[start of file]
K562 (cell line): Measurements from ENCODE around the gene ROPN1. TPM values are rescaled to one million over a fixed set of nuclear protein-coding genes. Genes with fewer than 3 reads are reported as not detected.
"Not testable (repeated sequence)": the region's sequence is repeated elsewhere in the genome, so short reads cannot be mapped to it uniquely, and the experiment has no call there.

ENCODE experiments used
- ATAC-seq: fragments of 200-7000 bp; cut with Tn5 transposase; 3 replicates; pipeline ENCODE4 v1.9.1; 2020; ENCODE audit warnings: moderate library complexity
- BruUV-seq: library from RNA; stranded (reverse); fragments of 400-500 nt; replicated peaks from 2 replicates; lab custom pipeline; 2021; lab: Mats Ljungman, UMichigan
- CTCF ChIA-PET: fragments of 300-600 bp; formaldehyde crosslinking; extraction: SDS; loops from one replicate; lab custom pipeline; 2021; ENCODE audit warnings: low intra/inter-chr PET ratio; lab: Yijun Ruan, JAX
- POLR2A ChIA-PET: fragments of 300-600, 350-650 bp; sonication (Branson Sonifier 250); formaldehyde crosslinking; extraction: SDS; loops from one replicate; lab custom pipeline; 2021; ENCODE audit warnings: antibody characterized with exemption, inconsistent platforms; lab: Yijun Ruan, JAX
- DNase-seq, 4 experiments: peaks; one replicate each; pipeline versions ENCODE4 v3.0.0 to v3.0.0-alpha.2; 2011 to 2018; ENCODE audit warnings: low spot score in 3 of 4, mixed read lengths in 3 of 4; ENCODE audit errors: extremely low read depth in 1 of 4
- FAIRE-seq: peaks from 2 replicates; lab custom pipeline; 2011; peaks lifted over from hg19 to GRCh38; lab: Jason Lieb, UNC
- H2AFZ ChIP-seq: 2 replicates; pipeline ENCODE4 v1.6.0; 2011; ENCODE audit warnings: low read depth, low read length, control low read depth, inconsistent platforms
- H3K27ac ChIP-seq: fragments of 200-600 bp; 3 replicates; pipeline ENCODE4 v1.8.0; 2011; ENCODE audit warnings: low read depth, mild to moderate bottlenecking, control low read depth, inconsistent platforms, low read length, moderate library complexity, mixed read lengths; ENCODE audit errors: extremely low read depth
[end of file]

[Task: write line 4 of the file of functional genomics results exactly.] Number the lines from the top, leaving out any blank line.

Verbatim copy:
- ATAC-seq: fragments of 200-7000 bp; cut with Tn5 transposase; 3 replicates; pipeline ENCODE4 v1.9.1; 2020; ENCODE audit warnings: moderate library complexity